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National Citizen Service benefits participants and society

A research report by NatCen Social Research into the National Citizen Service (NCS) has revealed that the programme has a significant impact on the skills that young people need to get ahead in work and life: teamwork, communication and leadership.

NCS is a 3 week full time programme open to all 16-and 17-year olds across England, plus 30 hours committed to a community project, focused on fun and discovery, that benefits both young people and society. Participants build skills for work and life, while taking on new challenges and adventures, learning new skills, making new friends and contributing to their community.  NCS is now recognised by UCAS and taking part is a sought-after addition to a young person's CV.  

In 2012, there were 26,003 participants in NCS.  The findings of the research show:

  • an 18% uplift in the number of young people who said that they felt confident about leading a team thanks to NCS. This is compared with only a 1% increase in the group of young people questioned as part of the study who had not taken part in NCS.
  • 86% stated that following the programme they felt comfortable with teamwork, and 79% that they were confident in meeting new people. 
  • 95% believed that they had a chance to know people they wouldn’t mix with, and this was shown to be instrumental in increasing confidence in relation to teamwork and communication.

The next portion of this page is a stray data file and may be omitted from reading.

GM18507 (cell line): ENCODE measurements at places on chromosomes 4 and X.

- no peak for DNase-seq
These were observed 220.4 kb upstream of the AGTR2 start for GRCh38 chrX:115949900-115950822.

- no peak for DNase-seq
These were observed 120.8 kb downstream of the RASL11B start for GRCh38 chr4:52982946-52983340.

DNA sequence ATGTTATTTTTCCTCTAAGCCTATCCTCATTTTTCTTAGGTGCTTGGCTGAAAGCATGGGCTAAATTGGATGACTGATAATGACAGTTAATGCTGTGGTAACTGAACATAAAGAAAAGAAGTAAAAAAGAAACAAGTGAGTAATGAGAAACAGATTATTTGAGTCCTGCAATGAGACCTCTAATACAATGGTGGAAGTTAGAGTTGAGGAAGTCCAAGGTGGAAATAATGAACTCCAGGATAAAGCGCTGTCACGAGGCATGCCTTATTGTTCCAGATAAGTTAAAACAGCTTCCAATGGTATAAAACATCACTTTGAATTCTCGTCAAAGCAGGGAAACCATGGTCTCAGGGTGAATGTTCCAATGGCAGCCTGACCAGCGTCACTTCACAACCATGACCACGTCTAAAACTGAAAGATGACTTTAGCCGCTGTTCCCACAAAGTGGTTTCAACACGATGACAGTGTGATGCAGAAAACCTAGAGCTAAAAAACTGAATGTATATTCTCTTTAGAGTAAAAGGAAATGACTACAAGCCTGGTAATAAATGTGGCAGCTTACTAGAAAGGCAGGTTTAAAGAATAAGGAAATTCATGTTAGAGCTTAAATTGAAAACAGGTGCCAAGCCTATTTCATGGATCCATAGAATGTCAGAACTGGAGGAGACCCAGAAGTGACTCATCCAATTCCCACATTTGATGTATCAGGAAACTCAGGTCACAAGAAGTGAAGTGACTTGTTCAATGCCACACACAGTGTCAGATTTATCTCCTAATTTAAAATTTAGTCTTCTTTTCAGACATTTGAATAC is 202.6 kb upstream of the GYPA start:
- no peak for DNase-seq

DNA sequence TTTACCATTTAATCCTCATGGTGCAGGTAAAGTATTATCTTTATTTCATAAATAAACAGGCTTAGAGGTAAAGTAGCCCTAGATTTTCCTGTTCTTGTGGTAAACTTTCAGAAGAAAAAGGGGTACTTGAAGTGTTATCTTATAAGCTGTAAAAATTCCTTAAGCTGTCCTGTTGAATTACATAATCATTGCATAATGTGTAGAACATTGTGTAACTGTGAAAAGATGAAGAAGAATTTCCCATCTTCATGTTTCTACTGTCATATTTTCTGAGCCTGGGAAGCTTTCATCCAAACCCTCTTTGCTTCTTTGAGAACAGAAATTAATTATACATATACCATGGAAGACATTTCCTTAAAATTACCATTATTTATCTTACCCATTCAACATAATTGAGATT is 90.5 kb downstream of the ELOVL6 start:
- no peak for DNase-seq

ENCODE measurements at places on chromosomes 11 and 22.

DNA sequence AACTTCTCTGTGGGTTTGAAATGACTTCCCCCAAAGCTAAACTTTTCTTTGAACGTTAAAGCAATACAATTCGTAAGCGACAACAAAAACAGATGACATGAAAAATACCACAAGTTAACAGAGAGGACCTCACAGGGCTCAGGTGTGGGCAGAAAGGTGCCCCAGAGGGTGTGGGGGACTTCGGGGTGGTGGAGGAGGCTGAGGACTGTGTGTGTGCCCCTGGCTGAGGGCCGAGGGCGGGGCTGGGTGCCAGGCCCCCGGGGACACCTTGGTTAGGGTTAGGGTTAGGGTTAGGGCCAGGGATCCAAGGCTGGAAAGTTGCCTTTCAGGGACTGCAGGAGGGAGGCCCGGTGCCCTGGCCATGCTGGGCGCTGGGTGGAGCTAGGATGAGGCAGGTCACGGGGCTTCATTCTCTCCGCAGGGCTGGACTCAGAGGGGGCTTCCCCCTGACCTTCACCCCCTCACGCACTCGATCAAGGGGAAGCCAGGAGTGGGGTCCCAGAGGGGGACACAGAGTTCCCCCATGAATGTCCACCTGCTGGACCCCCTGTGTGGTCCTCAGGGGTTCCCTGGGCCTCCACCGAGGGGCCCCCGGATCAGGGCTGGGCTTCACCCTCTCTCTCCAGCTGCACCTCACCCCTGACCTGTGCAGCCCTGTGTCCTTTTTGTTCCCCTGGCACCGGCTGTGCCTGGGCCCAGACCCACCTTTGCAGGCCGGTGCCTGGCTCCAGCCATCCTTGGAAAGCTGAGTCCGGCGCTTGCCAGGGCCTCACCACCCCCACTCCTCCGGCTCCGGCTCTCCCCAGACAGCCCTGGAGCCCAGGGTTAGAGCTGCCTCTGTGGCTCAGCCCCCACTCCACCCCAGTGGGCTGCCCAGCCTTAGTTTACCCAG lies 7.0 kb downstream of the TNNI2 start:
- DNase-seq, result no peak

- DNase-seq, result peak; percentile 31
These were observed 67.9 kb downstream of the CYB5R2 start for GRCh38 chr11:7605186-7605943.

• The programme is helping young people to express their ideas more clearly and put forward their creative suggestions, with over 7/10 stating they now felt better about doing this, compared with over 5/10 at the start of the programme.

The new research also includes longitudinal analysis of 2011 participants, which shows that participants’ perceptions of the impact of NCS one year after the start of the programme were very positive. 9/10 agreed that NCS had “given them a better understanding of what life is like for people who are different to me”, with a similar proportion agreeing they had developed skills that “have been useful for me in my study, work or training”.

The monetary benefits to society are estimated to be up to 2.8 times the cost of delivering NCS, an improvement cost-benefit ratio of the 2011 programme.

88% of summer participants and 86% of autumn participants said they would definitely recommend NCS to a friend. The summer programme improved communication, teamwork and leadership and had a positive impact on young people's willingness to help out in the community.  An autumn programme was also piloted and appears to produce a similar participant experience as the summer programme, suggesting that it is worth extending and refining in future years.

Click here to read the report.

1 August 2013


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